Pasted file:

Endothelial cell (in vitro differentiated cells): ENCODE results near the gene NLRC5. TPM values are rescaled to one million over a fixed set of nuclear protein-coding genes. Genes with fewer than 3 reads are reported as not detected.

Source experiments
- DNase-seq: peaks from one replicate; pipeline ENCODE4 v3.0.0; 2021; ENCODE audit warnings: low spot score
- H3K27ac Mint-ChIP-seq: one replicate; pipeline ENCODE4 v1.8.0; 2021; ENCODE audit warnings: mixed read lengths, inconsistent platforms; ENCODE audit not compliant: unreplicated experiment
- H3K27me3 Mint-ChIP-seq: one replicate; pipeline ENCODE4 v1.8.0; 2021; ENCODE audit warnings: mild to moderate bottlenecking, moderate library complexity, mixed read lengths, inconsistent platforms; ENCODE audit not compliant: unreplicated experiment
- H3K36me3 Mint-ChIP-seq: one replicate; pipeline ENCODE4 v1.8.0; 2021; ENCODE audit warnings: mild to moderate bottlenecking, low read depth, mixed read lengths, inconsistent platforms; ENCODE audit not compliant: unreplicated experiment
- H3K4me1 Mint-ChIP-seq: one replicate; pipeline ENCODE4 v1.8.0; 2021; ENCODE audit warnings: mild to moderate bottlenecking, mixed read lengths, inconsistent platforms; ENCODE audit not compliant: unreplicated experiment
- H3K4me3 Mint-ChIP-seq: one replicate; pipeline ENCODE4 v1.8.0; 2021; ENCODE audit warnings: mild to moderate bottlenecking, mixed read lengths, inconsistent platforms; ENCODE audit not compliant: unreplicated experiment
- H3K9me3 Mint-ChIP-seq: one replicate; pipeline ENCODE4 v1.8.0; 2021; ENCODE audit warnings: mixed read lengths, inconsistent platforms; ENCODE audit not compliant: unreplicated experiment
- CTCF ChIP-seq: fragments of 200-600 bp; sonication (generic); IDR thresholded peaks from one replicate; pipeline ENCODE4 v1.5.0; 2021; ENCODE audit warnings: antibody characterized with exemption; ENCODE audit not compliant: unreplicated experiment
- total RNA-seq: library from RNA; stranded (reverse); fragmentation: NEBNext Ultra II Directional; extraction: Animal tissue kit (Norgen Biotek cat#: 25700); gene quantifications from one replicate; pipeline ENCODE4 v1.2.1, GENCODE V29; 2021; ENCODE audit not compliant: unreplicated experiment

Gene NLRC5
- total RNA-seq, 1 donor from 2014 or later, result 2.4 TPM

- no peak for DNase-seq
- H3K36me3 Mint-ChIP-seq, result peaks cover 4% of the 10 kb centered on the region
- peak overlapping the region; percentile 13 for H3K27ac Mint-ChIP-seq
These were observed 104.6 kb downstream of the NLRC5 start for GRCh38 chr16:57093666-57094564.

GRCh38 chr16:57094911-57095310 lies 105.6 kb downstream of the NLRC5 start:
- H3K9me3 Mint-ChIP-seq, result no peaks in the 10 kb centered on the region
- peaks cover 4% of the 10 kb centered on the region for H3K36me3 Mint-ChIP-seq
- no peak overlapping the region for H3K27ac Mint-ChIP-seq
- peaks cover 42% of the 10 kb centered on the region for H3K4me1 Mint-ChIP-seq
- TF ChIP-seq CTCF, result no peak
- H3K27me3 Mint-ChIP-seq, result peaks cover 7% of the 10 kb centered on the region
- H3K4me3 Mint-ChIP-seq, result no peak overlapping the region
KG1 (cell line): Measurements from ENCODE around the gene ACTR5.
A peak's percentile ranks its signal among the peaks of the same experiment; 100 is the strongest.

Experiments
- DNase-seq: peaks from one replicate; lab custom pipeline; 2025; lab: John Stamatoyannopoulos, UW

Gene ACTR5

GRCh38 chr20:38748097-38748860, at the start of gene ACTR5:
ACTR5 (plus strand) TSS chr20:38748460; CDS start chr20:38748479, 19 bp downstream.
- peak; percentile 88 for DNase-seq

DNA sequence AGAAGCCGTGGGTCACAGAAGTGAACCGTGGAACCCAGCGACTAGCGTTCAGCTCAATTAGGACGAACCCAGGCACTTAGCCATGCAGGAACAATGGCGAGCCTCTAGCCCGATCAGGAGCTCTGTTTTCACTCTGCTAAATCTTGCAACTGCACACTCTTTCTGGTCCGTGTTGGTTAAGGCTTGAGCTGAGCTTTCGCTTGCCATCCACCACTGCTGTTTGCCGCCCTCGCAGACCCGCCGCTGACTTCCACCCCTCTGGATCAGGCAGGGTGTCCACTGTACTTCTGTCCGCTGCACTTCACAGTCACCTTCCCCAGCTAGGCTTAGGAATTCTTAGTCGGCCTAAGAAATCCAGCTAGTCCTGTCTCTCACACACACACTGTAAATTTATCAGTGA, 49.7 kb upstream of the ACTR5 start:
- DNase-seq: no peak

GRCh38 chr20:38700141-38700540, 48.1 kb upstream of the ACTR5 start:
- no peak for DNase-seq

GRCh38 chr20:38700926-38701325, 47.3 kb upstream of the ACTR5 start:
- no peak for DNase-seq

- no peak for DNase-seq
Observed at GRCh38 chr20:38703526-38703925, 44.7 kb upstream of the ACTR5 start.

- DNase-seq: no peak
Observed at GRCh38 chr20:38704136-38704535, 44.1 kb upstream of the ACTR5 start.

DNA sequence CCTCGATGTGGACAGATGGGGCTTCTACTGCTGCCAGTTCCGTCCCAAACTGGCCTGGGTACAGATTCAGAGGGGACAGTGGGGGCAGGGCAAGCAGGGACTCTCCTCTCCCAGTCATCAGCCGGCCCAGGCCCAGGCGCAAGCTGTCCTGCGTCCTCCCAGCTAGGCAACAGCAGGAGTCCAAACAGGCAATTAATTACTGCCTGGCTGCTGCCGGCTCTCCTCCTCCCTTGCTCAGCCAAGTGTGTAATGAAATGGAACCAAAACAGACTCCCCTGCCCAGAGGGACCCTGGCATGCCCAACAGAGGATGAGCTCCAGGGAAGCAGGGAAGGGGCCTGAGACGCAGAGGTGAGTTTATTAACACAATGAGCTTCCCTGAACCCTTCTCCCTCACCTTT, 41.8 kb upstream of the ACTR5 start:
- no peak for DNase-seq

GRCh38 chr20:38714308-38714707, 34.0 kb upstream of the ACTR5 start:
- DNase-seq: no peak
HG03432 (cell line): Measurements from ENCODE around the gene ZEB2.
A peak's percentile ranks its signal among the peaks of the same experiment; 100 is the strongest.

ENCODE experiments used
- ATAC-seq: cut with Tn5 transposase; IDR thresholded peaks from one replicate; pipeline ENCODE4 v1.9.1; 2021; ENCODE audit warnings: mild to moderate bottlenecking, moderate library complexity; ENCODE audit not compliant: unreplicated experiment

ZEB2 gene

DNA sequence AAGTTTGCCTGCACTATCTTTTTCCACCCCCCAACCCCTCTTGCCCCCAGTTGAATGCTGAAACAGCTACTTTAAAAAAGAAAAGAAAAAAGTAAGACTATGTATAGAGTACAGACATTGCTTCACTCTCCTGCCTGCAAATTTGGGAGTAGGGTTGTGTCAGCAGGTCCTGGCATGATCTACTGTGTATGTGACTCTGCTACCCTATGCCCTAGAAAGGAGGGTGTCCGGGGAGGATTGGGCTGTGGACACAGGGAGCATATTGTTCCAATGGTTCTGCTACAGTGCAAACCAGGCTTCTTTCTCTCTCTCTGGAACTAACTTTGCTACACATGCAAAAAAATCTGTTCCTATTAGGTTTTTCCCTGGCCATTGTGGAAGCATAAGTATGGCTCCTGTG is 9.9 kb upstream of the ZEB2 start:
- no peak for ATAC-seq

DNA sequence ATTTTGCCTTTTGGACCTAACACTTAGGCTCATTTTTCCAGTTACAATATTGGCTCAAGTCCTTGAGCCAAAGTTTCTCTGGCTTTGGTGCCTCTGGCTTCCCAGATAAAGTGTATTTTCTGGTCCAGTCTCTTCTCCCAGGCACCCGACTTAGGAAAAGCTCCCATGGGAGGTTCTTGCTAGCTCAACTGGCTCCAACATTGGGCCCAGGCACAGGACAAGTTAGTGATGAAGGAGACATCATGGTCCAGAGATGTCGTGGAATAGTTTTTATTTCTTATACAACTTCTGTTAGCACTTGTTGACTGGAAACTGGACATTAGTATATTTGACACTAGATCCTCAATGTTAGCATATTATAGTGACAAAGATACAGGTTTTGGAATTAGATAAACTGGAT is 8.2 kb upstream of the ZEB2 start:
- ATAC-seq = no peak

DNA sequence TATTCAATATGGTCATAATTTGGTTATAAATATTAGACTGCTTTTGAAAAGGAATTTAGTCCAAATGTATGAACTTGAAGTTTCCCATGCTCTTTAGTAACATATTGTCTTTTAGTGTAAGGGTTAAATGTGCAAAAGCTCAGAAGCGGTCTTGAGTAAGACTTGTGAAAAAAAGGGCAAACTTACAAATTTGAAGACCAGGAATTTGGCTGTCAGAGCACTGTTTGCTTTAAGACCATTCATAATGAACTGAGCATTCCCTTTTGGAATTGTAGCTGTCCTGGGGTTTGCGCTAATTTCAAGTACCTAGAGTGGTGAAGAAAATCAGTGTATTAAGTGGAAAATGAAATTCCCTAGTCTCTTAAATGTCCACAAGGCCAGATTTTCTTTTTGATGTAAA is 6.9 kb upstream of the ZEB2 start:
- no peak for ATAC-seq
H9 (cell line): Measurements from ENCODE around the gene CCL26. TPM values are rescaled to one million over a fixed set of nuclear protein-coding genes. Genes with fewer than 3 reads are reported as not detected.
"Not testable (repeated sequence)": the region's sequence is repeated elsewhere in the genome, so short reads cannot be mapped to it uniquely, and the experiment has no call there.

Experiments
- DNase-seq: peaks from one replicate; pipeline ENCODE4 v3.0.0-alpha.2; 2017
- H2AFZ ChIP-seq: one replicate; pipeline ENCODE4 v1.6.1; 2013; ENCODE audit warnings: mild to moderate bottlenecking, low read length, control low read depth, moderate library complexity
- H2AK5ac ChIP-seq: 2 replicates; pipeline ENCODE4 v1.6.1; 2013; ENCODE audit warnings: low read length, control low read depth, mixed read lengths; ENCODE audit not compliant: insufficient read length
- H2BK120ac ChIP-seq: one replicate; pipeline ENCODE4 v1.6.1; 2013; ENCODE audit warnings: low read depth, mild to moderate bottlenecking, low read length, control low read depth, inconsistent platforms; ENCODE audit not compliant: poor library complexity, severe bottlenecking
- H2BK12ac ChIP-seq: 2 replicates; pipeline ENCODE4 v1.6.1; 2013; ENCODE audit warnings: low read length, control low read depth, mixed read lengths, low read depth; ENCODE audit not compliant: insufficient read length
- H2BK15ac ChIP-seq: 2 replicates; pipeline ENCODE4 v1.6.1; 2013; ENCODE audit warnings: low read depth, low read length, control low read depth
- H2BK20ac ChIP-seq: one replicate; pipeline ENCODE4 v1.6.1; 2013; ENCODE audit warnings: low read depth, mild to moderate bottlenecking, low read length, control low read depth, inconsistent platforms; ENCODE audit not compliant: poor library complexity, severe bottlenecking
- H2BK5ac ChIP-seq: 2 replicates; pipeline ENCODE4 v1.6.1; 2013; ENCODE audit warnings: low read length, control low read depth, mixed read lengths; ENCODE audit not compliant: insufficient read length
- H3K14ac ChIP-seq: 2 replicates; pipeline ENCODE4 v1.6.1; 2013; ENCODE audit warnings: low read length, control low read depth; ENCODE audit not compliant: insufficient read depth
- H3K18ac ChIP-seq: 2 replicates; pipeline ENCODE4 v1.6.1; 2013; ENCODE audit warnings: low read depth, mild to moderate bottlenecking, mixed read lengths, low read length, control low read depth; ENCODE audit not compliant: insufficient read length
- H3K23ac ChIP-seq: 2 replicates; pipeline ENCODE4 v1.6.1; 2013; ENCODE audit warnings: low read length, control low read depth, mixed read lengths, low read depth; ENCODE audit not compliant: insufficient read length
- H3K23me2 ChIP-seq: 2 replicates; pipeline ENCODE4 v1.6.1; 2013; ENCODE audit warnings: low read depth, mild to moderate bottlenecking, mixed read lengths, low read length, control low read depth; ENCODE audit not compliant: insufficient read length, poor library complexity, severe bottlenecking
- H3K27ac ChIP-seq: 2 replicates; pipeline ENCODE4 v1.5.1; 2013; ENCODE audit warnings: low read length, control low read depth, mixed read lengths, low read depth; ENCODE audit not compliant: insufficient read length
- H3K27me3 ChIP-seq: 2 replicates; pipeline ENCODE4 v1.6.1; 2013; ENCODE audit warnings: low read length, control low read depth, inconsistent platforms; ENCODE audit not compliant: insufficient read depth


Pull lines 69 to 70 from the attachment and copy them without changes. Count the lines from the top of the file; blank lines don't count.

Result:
- H2BK5ac ChIP-seq: 2 replicates; pipeline ENCODE4 v1.6.1; 2013; ENCODE audit warnings: low read length, control low read depth, mixed read lengths; ENCODE audit not compliant: insufficient read length
- H3K14ac ChIP-seq: 2 replicates; pipeline ENCODE4 v1.6.1; 2013; ENCODE audit warnings: low read length, control low read depth; ENCODE audit not compliant: insufficient read depth